Associations Between Body Fat, Muscle Mass, and Nonalcoholic Fatty Liver Disease: A Population-Based Study. Hepatology communications Hsing, J. C., Nguyen, M. H., Yang, B., Min, Y., Han, S. S., Pung, E., Winter, S. J., Zhao, X., Gan, D., Hsing, A. W., Zhu, S., Wang, C. J. 2019; 3 (8): 1061–72


Nonalcoholic fatty liver disease (NAFLD) is one of the most common forms of liver disease worldwide and has emerged as a significant public health concern in China. A better understanding of the etiology of NAFLD can inform effective management strategies for this disease. We examined factors associated with NAFLD in two districts of Hangzhou, China, focusing on the relationship of regional body fat distribution, muscle mass, and NAFLD. We used baseline data to carry out a cross-sectional analysis among 3,589 participants from the Wellness Living Laboratory (WELL) China study, a longitudinal population-based study that aims to investigate and promote well-being among the Chinese population. NAFLD was defined using the widely validated fatty liver index (FLI). Multivariate logistic regressions were performed to assess independent associations between NAFLD and metabolic risk factors (e.g., insulin resistance) and dual x-ray absorptiometry (DXA)-derived measures (e.g., android fat ratio [AFR] and skeletal muscle index [SMI]). Of the 3,589 participants, 476 (13.3%) were classified as having FLI-defined NAFLD (FLI =60). Among those, 58.0% were men. According to our analysis, AFR (odds ratio [OR], 10.0; 95% confidence interval [CI], 5.8-18.5), insulin resistance (OR, 4.0; 95% CI, 3.0-5.3), high alanine aminotransferase levels (OR, 7.6; 95% CI, 5.8-10.0), smoking (OR, 2.0; 95% CI, 1.4-3.0), and male sex (OR, 2.9; 95% CI, 2.0-4.2) were positively associated with NAFLD risk, while SMI (OR, 0.1; 95% CI, 0.07-0.13) was inversely associated with NAFLD risk. Conclusion: In addition to known metabolic risk factors, DXA-derived AFR and SMI may provide additional insights to the understanding of NAFLD. Interventions that aim to decrease AFR and increase SMI may be important to reduce the burden of NAFLD in this population.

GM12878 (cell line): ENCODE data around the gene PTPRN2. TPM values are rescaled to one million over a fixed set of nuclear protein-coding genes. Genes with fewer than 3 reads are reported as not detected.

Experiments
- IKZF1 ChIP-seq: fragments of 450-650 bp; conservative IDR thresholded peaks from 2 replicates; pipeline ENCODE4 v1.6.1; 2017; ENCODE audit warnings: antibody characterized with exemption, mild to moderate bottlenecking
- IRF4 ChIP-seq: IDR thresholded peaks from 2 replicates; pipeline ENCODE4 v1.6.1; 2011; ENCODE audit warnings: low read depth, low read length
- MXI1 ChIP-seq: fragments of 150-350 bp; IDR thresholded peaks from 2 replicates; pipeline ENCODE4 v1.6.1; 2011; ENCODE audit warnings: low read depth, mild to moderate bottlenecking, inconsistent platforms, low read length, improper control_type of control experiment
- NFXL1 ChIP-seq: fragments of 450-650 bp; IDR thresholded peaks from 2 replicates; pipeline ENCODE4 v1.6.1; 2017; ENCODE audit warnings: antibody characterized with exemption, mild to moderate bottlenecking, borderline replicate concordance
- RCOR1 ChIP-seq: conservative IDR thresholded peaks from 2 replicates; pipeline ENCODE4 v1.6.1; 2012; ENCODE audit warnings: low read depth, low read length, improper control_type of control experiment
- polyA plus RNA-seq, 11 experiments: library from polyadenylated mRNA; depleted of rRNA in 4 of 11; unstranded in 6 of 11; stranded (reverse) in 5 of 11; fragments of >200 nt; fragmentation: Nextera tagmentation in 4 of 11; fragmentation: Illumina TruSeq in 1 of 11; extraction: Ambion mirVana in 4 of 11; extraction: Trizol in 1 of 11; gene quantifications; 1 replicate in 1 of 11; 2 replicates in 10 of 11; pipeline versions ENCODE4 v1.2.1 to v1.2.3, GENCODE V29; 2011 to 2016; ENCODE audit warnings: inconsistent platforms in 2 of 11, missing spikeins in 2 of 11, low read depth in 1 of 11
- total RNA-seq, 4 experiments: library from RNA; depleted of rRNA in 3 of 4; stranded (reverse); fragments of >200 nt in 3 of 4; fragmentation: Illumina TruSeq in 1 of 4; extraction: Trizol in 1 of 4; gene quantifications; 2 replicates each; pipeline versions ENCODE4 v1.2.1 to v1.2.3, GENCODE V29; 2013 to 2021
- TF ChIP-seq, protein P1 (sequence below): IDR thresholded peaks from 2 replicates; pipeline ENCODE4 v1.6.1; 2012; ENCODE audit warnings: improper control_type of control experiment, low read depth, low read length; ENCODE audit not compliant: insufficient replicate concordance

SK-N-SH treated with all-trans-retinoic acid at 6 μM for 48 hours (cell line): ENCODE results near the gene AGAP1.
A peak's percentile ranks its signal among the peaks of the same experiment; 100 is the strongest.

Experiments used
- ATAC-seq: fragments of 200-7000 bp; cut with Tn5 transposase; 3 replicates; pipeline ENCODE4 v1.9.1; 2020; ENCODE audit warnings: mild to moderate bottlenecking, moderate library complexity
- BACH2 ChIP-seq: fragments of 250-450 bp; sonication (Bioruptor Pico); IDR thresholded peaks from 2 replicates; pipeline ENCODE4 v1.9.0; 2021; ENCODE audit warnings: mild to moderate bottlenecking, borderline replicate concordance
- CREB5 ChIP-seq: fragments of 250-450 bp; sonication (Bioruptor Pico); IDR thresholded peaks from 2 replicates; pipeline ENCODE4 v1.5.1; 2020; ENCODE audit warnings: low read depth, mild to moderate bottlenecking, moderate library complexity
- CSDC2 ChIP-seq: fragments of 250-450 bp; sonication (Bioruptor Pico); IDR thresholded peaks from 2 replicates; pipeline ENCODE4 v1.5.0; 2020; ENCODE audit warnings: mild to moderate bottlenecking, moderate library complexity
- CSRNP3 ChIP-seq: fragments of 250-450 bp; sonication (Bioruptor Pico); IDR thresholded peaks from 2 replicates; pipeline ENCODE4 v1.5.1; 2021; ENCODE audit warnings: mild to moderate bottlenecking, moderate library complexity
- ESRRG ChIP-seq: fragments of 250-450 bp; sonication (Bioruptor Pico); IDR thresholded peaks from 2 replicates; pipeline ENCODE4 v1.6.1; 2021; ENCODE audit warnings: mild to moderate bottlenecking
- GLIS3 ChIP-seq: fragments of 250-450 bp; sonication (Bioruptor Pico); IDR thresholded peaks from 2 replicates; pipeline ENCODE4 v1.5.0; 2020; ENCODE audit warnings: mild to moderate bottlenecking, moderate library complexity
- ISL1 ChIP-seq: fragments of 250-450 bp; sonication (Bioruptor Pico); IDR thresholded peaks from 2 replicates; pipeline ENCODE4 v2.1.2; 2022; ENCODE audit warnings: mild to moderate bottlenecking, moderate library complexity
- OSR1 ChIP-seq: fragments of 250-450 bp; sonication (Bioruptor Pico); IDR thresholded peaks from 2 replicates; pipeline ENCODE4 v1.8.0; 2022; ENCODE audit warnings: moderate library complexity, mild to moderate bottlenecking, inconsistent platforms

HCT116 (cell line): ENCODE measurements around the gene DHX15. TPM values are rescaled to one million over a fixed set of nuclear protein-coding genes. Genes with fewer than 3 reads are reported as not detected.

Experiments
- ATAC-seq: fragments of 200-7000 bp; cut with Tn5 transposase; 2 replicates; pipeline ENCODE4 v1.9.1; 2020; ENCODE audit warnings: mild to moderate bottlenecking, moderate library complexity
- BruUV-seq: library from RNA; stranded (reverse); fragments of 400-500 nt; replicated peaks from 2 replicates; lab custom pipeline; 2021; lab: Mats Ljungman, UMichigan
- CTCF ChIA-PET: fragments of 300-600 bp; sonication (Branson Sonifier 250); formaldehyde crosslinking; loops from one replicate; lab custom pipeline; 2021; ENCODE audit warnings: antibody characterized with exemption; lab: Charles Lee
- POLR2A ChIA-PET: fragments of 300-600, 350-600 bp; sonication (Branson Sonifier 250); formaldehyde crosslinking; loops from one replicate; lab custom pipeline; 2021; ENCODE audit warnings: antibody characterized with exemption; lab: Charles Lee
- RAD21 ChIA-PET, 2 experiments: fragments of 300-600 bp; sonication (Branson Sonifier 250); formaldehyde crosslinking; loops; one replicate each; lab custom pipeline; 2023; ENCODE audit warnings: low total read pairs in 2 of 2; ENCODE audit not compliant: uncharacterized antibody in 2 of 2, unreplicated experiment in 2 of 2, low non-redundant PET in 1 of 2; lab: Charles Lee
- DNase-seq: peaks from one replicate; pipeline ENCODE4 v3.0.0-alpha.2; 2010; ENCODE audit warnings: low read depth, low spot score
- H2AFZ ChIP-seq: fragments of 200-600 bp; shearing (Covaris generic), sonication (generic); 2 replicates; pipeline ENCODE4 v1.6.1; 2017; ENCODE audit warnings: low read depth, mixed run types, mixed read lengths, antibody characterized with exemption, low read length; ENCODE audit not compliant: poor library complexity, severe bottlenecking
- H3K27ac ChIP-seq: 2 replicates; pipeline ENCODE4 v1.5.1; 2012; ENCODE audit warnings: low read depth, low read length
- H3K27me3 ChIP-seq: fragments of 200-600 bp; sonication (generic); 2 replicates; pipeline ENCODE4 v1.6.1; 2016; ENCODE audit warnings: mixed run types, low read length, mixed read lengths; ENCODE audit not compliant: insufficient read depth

View details for DOI 10.1002/hep4.1392

View details for PubMedID 31388627